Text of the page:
You’ve probably noticed the hundreds of political signs that have popped up throughout the area, and indeed it’s that election time again.
The signs you see are for an election that happens just a little more than a month away on Aug. 2.
This election is a combined State Primary and County General election, as well as a municipal election. What this means is voters will need to declare a primary they want to vote for.
For instance, you can decide to vote in the Republican Primary or the Democratic Primary, but not both. And if you don’t declare either, then you’ll only be given a ballot that shows the County General election information.
Voting in either primary does not mean you’re a member of that party and voters often switch to vote in a heated race for one of the party primaries.
The most talked about primary in either party involves the 3rd Congressional District.
Running for Congress in the Republican Primary for 3rd District are Ron Bhalla, Chuck Fleischmann, Scottie Mayfield, and Weston Wamp. (Fleischmann is the incumbent.)
Running for Congress in the Democratic Primary for 3rd District are Mary Headrick and Bill Taylor.
Running as an independent is Matthew Deniston.
A race that has seen little media attention is the race for U.S. Senate.
Running for U.S. Senate in the Republican Primary are Fred Anderson, Mark Twain Clemens, Bob Corker, Brenda Lenard, and Zach Poskevich. (Corker is the incumbent.)
Running for U.S. Senate in the Democratic Primary are Mark Clayton, Larry Crim, Gary Gene Davis, Dave Hancock, Park Overall, T. K. Owens, and Benjamin Roberts.
Running as independents for the U.S. Senate seat are Shaun Crowell, David Gatchell, James Higdon, Michel Joseph Long, and Troy Stephen Scoggin.
Moving away from Congress and the Senate to local seats, there are three county elections that matter. (Residents will be able to vote in these regardless of which primary they choose.)
The biggest race involves the race for Anderson County Mayor.
Republican Terry Frank is facing Democrat Warren Gooch. This vote will determine who replaces the Myron Iwanski, who’s serving as interim county mayor.
Iwanski, who pledged not to run for mayor as part of the reasoning that he should be elected interim, is running against Buzz Patrick for the District 8 County Commission seat that he once held. (Patrick was appointed to that seat after Iwanski was appointed as mayor.) Their district is primarily on the east end of Oak Ridge, in the neighborhoods of Emory Valley, Woodland, and Hendrix Creek.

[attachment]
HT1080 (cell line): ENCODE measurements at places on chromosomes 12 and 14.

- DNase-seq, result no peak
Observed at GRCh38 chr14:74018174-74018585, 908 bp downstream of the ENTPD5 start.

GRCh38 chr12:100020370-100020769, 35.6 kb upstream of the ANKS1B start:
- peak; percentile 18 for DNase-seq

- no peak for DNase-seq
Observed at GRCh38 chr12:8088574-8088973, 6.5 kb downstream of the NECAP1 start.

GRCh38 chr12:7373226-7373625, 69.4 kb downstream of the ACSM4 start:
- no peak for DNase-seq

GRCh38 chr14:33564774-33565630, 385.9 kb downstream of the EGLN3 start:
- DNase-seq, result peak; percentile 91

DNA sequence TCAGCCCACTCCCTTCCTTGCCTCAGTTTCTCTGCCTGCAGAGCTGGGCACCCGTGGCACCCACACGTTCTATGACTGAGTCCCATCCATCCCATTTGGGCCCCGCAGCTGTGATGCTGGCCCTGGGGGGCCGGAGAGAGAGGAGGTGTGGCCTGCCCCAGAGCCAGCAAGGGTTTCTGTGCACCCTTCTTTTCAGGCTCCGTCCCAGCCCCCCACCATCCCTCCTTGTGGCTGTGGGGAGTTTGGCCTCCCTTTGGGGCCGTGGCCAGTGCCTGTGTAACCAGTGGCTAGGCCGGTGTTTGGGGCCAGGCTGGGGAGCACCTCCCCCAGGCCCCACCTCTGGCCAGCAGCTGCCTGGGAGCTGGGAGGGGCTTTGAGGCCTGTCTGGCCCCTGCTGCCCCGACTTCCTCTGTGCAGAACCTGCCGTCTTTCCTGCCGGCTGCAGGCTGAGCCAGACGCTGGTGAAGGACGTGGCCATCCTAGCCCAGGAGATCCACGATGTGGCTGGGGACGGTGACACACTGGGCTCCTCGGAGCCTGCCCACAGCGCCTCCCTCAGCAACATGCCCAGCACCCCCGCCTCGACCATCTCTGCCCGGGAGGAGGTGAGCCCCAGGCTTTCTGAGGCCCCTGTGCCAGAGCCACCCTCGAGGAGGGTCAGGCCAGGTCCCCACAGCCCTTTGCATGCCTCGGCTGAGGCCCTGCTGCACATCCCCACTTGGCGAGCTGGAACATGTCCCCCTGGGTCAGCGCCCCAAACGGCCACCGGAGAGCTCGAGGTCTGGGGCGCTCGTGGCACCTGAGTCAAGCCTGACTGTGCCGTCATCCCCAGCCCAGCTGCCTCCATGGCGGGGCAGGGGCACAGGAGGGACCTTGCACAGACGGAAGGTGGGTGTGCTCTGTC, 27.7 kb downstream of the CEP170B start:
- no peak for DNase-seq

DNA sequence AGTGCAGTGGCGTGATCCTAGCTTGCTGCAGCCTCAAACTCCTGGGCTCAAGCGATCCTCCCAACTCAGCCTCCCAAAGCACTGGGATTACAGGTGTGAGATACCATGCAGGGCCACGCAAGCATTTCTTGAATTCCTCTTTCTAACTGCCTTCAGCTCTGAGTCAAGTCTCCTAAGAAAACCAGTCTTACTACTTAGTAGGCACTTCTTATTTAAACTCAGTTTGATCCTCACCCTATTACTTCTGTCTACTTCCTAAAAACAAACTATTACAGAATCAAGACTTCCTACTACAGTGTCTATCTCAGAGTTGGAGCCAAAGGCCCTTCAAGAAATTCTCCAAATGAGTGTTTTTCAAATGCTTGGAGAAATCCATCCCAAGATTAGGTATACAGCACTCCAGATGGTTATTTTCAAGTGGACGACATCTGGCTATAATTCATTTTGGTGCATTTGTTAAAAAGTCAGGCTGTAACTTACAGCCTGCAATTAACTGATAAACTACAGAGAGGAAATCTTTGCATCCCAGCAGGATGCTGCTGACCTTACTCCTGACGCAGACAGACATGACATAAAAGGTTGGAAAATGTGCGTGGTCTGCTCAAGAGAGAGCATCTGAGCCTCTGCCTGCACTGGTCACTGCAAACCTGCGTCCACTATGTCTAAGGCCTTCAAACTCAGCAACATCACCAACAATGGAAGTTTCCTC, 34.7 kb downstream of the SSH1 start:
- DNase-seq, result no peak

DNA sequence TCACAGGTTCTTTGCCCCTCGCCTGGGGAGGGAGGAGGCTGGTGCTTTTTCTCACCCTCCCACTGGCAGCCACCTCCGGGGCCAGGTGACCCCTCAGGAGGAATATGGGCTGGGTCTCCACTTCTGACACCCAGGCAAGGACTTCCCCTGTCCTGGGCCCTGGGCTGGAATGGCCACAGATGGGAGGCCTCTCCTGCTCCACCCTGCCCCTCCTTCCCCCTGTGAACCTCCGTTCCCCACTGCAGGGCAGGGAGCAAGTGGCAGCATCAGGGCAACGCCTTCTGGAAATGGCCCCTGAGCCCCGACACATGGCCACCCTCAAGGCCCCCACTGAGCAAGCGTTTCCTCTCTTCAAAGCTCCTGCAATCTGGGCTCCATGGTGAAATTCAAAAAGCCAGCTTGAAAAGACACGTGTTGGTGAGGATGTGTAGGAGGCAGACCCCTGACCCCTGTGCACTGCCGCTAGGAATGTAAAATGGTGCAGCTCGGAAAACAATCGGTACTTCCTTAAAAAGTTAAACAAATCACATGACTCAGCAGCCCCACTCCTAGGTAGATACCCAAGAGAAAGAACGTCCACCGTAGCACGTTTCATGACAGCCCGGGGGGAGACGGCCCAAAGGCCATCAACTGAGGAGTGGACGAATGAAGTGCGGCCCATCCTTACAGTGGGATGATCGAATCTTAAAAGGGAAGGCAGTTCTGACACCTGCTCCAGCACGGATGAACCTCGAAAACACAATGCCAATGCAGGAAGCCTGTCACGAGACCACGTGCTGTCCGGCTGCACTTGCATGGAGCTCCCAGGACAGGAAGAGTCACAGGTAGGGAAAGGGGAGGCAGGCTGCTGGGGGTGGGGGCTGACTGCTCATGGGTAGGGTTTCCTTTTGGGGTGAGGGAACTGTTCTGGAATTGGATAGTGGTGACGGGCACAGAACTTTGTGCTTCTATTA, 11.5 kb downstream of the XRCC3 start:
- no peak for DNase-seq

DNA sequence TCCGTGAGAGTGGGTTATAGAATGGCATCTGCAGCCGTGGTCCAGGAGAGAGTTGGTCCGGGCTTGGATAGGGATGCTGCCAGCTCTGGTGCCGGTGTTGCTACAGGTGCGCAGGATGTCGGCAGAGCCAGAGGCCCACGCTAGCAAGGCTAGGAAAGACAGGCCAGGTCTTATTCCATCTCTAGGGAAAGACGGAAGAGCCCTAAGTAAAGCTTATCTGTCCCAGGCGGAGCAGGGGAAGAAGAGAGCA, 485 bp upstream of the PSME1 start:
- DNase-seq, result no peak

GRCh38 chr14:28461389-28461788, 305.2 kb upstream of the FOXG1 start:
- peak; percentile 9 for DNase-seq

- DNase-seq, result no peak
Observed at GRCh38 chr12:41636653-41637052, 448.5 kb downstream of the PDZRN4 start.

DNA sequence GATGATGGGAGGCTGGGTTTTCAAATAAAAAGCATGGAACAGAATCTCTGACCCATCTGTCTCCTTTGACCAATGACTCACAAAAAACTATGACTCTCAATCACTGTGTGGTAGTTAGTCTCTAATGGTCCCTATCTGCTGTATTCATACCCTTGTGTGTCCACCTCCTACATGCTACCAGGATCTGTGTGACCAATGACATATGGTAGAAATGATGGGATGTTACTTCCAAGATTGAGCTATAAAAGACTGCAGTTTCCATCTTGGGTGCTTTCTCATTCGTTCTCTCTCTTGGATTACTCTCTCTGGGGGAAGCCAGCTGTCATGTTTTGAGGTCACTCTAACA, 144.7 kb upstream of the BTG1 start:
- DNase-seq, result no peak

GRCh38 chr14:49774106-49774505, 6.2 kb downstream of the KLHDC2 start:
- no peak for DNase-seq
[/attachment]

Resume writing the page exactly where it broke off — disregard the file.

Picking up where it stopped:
In Oak Ridge, two candidates are running for a single seat on City Council. Trina Baughn is running against Chuck Hope for the Council seat. Hope is the incumbent, having been appointed by City Council to fill the seat of former Council member Tom Hayes. (Hayes’s term was extended beyond four years due to a change in the city charter that resulted from the most recent Charter Commission.)
One final county general election race is for the Property Assessor’s office. Republican John Alley and Democrat Rick Marlowe are running for this seat.
(There is a state house election in August, but Republican John Ragan and Democrat Jim Hackworth face no opponents in their party primary. These two will face each other in November. In addition, there are two Anderson County School Board seats up for election, both located in Oak Ridge, but neither face opposition.)
Early voting for the August 2 election begins Friday, July 13, and ends Saturday, July 28.
If you’re over 60 years old, you can vote by mail with an absentee ballot. This is a new law – it used to be you needed to be 65. July 26, is the last day a written request for absentee ballot may be received for the August election.
And if you haven’t registered to vote, or you’ve moved and your address has changed, then you have until July 3 to register.
In order to vote by mail, a voter must meet certain legal qualifications and submit their application in writing. For more information on this or other questions you may have, visit www.acelect.com. This is the website for the Anderson County Election Commission. If you lack internet access or would prefer to talk with someone, you can call them at (865) 457-6238.
Next week, The Observer will have more in depth coverage of the candidates in several of these races.